It seemed like an eternity since the mezzanine floor had been started - the supporting beams had been installed during the building of the thick adobe walls a year and a half ago. We worked hard on the design of the floor area, narrow at the top of the floating staircase, past the door to the roof terrace then opening up to provide a sitting area, before narrowing again above the main entrance door, then widening again to give a good space for the office over the kitchen.
Ed had faced the outside edge of the beams with curved steel and then made a banister to match the curve, glueing thin strips of plywood together. He then installed thick cables from the roof beams through the bannister to the curved steel frame below. Narrow steel uprights would be welded to the steel frame and slotted into the bannister above, but this could not be done until the flooring had been completed.
The installation of the flooring was a challenge from the start. Although Ed had done tongue and flooring before the complicated design of the mezzanine space meant that it would not be a quick job......and Ed had a list pages long of other work to be completed....None of our workers had any knowledge of carpentry, and the wood flooring we had seen in Sucre was not of the standard we required.
So we advertised on the Workaway work exchange site for an experienced carpenter whilst we made endless trips to Sucre trying to locate the necessary tongue and groove flooring planks. We had so many false leads and promises of deliveries that didn't materialise (all too common in Bolivia) that we were overwhelmed with joy when we found enough dry flooring for the mezzanine. Even better, we had an English carpenter from Workaway lined up to arrive imminently.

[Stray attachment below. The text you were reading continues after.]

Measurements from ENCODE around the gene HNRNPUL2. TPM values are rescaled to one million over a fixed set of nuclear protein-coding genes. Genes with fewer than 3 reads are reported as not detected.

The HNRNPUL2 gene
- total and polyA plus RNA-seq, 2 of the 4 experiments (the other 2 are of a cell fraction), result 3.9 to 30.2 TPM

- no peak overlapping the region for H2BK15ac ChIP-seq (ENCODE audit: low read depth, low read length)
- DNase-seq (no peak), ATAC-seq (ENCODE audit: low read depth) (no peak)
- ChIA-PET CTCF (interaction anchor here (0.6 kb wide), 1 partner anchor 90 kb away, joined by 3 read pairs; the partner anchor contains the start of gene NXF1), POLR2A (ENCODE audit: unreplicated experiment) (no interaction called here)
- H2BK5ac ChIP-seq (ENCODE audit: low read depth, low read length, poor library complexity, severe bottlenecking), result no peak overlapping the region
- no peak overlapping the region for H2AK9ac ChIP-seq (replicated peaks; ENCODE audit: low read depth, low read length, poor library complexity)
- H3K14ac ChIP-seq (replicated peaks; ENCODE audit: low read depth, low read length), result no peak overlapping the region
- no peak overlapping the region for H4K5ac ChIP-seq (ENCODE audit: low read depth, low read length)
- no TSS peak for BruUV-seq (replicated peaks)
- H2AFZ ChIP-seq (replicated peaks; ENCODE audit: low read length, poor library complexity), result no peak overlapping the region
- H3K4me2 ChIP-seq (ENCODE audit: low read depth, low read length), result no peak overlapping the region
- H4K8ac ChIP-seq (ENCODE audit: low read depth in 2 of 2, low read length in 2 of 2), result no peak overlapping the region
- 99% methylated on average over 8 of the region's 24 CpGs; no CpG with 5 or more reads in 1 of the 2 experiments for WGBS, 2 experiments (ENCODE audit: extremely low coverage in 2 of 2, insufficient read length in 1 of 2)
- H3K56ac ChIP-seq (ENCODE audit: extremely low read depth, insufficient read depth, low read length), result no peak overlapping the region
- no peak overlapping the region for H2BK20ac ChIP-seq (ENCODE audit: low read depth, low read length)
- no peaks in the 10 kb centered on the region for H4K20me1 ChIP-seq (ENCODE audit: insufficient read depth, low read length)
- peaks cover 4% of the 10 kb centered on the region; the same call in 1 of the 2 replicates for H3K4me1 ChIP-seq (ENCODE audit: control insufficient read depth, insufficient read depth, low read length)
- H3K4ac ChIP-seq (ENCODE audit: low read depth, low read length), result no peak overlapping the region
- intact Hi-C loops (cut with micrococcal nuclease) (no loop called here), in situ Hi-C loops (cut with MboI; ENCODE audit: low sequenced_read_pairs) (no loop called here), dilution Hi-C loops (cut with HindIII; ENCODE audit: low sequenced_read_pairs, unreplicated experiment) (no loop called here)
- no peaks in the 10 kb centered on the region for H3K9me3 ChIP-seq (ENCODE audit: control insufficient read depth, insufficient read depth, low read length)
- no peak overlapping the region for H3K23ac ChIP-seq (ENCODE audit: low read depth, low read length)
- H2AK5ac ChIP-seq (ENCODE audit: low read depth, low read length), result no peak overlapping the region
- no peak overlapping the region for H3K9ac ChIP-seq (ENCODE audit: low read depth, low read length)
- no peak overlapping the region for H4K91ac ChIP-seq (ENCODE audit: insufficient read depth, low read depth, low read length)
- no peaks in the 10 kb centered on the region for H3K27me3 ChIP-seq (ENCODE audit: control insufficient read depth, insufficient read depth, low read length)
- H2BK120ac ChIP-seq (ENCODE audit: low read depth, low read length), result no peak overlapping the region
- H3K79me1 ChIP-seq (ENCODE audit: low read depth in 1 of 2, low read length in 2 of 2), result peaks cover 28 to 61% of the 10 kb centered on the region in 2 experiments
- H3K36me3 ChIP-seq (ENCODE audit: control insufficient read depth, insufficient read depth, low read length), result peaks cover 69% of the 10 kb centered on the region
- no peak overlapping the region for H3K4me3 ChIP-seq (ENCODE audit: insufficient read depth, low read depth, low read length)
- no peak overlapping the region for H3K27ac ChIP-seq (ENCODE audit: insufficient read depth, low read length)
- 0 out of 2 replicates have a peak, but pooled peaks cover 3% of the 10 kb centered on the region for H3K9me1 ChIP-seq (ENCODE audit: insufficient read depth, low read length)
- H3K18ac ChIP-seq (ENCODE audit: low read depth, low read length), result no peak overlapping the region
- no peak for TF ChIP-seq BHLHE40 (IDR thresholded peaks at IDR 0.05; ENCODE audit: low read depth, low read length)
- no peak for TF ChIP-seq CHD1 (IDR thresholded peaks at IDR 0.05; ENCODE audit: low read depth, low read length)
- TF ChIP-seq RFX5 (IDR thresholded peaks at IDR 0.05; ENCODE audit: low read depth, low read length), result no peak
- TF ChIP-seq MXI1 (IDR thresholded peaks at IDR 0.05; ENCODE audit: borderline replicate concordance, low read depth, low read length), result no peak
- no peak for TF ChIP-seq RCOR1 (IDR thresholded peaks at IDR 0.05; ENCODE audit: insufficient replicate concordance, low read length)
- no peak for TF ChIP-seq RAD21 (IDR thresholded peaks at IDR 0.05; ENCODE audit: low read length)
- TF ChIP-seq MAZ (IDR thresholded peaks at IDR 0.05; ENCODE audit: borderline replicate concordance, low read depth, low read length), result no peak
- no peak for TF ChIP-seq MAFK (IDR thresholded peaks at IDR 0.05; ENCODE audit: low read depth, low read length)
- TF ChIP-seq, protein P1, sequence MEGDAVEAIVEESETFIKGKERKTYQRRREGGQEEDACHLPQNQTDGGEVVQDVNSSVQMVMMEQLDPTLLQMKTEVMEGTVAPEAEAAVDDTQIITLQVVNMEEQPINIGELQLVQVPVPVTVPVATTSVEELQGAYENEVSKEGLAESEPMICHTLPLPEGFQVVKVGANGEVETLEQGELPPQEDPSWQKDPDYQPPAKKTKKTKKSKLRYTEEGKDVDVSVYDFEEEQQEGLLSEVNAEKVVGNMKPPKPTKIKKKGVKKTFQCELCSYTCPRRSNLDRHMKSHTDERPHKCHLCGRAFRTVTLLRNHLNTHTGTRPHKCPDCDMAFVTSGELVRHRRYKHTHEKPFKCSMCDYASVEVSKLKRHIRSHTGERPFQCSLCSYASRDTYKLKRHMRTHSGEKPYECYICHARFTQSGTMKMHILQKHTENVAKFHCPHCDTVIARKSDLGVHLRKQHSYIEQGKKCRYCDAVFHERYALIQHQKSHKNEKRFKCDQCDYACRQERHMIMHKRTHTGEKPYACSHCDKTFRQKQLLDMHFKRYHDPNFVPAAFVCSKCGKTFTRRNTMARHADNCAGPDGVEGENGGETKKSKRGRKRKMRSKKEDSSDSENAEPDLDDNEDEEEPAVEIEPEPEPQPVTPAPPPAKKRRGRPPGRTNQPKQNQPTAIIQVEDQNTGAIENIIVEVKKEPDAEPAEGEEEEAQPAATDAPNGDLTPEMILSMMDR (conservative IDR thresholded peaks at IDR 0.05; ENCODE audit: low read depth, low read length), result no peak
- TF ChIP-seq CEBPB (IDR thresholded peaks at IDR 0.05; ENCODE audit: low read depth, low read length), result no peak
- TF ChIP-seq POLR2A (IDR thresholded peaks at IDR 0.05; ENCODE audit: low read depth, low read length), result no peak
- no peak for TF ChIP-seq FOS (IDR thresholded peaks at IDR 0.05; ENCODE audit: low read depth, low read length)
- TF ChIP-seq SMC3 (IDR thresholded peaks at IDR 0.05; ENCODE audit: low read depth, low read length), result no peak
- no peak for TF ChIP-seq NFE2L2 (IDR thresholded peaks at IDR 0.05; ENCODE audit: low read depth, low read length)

We discovered very quickly that first world carpenters and third world materials don't work. Our volunteer complainted bitterly and consistently about the quality of the wood which, to be fair, was not good by British standards. But we thought that an experienced carpenter would be able to overcome the challenges of third world standard wood. After a week of continuous vocal frustration he threw in the towel, having only completed a quarter of the floor space. So it was down to Ed to finish the floor.
Some planks were better than others, and although we had asked the carpenter to mix up the different grades, he used all the best wood. Ed was left with the sub-standard wood and a lot of space to cover.
|Mind the gaps!|
|Ed and Sky work well together making the pieces fit as the wood stock gets low.|
|Ed places the last piece of the jigsaw in the floor.|
Being able to walk around the mezzanine gives us a new perspective on the views outside.